Here, you use Anim Signal Blueprint, because this blueprint describes a signal's root object, and it describes animations.

  • GeometryID refers to post and arm (disk) in a single file.
  • AnimSet contains two animations, one for clearing and one for closing. Again, the important bit is that AnimationID links to the strings used in the script.
  • Various signal properties are as described above.
  • There are no children for arms.
  • The sound is set up as described above.
  • There is no reason why you could not have static child items, but they are rarely seen.

You may very well create a monolithic signal from a single stop arm and nothing else. You would then fix that wherever you want.

I do not claim that monolithic signals with more than one arm are impossible. However, I would not want to script the control of their animations seeing how funny the code is that you are required to use for a single arm. (You must reset the opposite animation all the time while you run one animation.)


The following is an abstract list of the dependencies. I took out all the concrete examples of names to be 100% sure that people understand that names are nothing, the location where the string is placed is all. I use underscore instead of the usual italics for better readability.

Sound child item

Script: Call ("child name:SetParameter",
Signal blueprint: <ChildName d:type="cDeltaString">child name</ChildName>

Sound controller

Script: Call ("...SetParameter", "sound controller", ...
Sound proxy: <ControllerName d:type="cDeltaString">sound controller</ControllerName>

Arm child item

Script: gArmTable[ARM_MAIN][ARM_HOME][SEM_CHILD_NAME] = "child name"
Signal blueprint: <ChildName d:type="cDeltaString">child name</ChildName>

Instead of ARM_MAIN, you can have other values for other routes. Instead of ARM_HOME you can may have ARM_DIST for the distant arm. Both depend on the script.

Arm animation reference

gArmTable[ARM_MAIN][ARM_HOME][SEM_PROCEED_ANIM] = "opening animation"
gArmTable[ARM_MAIN][ARM_HOME][SEM_BLOCKED_ANIM] = "closing animation"

Anim Procedural Scenery Blueprint:
<AnimationID d:type="cDeltaString">opening animation</AnimationID>
<AnimationID d:type="cDeltaString">closing animation</AnimationID>
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Re: How to set up signals

Postby AndiS » Tue Jun 24, 2014 10:38 am

I just analysed Anthony's beautiful signals and found that this setup works, too:

  • The signal blueprint has child elements for the arms, but not for the sound.
  • The arm blueprints are Animated Signal Blueprints, not scenery. They do not contain a reference to a script, though. But they have a child blueprint named ControlSound linking to the sound as described above.

Checking the good old developer documentation, you find the statement that for ChildName:SomeCall, the game searches all descendants to find one named ChildName. That includes grandchildren, and Anthony's signals show it works.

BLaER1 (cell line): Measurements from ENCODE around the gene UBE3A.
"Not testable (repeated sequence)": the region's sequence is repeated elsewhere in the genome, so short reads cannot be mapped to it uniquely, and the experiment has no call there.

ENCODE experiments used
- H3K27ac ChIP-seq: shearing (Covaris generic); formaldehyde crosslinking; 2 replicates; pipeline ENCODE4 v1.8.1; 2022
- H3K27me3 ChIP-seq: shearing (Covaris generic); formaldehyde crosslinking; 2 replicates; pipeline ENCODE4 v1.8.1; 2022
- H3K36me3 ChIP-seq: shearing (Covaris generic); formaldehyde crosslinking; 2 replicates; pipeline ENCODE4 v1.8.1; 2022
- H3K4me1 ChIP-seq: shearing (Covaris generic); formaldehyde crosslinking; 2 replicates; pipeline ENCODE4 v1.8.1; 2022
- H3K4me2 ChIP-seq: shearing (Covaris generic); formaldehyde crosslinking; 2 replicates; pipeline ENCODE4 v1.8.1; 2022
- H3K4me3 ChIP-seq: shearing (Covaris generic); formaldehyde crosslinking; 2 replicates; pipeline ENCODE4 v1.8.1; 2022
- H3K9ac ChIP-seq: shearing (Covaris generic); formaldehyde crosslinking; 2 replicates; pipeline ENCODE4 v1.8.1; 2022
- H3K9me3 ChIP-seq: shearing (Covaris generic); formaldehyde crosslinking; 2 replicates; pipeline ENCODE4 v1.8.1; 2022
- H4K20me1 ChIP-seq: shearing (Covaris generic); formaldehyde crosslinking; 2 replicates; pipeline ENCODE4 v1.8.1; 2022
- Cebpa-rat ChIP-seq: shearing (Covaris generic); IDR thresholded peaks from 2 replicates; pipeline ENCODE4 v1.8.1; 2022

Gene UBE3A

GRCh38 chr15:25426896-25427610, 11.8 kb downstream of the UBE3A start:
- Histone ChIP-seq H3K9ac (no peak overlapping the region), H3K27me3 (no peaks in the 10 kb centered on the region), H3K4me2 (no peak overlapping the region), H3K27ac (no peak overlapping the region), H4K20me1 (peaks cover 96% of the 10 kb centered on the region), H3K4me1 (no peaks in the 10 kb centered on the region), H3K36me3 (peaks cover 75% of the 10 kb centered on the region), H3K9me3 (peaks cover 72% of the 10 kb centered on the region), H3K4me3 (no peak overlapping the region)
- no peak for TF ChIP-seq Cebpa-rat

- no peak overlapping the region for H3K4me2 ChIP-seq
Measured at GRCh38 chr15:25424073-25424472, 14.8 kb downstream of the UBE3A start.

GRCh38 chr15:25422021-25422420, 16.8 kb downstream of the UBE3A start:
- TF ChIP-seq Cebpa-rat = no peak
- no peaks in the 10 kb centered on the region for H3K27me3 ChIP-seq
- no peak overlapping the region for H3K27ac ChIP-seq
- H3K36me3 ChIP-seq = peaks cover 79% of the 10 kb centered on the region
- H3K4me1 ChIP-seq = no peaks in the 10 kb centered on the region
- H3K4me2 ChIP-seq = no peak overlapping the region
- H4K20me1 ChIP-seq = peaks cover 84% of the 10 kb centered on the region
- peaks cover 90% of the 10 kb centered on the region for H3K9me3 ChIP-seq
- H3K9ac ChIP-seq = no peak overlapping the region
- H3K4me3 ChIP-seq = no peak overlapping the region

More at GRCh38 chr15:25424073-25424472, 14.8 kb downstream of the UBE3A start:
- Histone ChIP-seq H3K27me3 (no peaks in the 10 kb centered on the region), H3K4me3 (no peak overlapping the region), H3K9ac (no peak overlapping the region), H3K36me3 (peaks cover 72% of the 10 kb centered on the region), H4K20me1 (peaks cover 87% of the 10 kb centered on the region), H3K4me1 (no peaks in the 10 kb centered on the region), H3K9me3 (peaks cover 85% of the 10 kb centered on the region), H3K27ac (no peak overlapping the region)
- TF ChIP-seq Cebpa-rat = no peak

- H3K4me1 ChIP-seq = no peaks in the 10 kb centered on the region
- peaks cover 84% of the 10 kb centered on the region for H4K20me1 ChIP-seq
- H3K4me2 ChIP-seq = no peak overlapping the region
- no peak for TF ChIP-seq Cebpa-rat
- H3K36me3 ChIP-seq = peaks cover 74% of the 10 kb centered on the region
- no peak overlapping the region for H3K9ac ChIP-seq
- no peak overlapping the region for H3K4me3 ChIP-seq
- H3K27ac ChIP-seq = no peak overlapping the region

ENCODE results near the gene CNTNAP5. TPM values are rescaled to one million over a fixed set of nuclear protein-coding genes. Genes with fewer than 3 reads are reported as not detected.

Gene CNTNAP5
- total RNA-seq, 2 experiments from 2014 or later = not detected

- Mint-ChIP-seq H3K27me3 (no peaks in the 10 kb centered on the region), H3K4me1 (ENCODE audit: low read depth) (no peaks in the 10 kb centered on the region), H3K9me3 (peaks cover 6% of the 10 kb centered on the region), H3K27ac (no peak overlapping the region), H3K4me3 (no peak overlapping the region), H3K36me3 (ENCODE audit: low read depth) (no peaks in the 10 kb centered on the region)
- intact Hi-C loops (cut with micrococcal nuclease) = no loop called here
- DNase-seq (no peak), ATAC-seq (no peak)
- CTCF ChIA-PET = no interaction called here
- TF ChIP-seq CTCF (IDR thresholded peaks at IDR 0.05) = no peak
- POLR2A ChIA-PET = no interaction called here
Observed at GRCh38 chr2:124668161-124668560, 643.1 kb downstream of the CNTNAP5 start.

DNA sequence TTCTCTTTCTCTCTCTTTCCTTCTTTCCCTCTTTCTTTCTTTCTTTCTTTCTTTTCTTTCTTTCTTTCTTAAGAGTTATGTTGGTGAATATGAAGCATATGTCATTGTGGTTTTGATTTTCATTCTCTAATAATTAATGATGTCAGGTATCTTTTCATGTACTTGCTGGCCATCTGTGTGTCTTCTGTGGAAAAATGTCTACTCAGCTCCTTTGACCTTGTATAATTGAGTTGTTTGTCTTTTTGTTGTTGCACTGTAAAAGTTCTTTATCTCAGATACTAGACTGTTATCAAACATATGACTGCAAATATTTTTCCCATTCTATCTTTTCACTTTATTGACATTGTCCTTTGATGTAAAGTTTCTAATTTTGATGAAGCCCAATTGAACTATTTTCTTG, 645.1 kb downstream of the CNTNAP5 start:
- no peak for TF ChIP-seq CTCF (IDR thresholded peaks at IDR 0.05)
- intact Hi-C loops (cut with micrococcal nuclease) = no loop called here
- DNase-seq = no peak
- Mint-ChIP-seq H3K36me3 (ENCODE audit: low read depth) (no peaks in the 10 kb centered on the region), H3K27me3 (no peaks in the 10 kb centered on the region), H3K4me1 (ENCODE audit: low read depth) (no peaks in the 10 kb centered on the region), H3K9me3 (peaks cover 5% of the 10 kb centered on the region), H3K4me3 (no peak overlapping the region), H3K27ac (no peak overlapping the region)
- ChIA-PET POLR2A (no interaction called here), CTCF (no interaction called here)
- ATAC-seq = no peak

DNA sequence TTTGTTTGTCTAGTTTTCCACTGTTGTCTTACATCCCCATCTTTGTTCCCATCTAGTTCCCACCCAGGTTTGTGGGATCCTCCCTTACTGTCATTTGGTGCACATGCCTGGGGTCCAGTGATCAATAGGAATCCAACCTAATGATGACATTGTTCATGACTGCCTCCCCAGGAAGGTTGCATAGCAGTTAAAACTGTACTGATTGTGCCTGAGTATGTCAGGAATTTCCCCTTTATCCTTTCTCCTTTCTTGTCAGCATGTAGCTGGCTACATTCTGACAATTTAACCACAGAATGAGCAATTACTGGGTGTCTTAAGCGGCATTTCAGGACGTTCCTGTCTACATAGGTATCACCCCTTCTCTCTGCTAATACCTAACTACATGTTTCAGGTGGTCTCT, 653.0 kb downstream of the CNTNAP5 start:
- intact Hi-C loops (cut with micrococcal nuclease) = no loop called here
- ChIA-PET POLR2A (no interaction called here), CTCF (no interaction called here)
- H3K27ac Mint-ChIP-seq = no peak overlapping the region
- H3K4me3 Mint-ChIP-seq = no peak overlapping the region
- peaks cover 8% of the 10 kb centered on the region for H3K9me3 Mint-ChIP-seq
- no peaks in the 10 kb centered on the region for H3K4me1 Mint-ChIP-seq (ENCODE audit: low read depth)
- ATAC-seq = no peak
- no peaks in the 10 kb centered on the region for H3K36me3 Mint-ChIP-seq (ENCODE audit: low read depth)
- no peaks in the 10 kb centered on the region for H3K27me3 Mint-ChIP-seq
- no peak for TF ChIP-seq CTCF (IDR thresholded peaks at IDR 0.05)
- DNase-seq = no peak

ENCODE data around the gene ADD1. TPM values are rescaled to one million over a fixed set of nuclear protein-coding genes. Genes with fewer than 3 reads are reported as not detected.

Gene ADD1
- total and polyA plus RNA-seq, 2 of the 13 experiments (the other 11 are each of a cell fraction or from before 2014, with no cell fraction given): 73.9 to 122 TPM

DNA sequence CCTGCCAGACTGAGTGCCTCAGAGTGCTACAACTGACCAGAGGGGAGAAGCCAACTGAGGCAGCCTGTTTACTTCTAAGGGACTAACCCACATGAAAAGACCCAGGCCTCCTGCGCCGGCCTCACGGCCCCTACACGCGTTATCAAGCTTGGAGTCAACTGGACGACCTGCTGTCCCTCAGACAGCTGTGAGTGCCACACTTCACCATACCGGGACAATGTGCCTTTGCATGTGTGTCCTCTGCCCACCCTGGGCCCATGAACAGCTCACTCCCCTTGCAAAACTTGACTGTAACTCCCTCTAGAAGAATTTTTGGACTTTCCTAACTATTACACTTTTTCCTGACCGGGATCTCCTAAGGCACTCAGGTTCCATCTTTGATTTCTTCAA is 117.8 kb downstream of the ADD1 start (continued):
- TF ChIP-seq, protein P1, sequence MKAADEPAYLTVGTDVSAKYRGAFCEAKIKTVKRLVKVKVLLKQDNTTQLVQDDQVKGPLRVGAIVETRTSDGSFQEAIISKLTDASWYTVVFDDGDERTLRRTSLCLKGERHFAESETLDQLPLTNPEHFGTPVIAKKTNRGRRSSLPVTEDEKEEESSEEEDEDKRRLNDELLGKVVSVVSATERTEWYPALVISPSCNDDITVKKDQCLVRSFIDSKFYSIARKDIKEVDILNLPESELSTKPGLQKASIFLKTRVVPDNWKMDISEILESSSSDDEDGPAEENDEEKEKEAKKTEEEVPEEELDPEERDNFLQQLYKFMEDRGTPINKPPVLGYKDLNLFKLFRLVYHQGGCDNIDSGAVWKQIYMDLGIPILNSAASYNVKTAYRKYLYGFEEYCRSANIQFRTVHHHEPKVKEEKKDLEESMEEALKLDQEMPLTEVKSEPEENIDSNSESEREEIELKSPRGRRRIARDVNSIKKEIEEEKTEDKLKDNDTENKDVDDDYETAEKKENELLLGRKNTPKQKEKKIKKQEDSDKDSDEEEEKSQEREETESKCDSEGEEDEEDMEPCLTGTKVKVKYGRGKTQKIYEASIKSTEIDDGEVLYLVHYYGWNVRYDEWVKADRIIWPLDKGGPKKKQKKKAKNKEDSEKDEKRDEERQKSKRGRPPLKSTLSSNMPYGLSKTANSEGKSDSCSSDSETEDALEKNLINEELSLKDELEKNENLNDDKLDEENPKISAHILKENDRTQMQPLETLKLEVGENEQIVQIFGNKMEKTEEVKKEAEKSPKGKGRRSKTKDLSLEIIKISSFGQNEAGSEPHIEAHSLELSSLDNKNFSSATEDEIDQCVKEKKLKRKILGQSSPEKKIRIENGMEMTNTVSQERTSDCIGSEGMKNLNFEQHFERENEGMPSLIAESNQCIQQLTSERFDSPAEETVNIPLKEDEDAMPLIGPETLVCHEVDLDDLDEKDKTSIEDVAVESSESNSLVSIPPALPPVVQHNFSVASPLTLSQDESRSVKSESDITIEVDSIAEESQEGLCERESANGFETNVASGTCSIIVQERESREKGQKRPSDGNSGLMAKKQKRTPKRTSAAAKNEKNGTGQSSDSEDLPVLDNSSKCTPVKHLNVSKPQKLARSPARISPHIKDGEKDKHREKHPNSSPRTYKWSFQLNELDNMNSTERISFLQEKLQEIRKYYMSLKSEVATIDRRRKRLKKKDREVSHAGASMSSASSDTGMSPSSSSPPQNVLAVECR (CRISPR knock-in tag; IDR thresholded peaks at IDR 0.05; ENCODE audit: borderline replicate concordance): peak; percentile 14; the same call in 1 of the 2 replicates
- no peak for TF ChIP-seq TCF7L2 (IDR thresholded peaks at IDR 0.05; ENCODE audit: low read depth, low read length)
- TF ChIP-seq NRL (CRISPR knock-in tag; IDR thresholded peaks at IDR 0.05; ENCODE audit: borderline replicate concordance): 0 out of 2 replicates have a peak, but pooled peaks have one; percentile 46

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Re: How to set up signals

Postby cjbarnes5294 » Tue Jun 24, 2014 12:30 pm

AndiS wrote:Checking the good old developer documentation, you find the statement that for ChildName:SomeCall, the game searches all descendants to find one named ChildName. That includes grandchildren, and Anthony's signals show it works.

That's good to know, thank you. I can't currently think of a situation when I might need to call descendants beyond the first child, but it's useful to know it can be done if desired. :)

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Re: How to set up signals

Postby AndiS » Tue Jun 24, 2014 12:57 pm

There are a few fine details in favour of Antony's setup:

It makes sure all the signals have the sounds - add it half a dozen arms and a hundred signals are fitted with sound.

You can have different sounds for different arms, without the script knowing about it. You could have two sound children in the signal blueprint and alternatively play one of them, based on script logic, but it complicates the script. Adding different sounds under the same name is more elegant.

In theory, different arms would play copies of the same sound when they move simultaneously, but in practice, only one arm should move at a time anyway. Except for resetting both main and distant arm of a signal, when and if that is done simultaneously.

You might have some sound specific to the signal, like rattling of some chain or wire, then making the sound a child of the signal itself would be better. But for semaphores, it does not look like there is a need for that. A bracket makes the same sound as a single post. At least I never heard of anyone providing different sound recordings for different signal configurations.

Much to my disappointment, I cannot make up any reasonable example for another usage of grandchildren. :roll: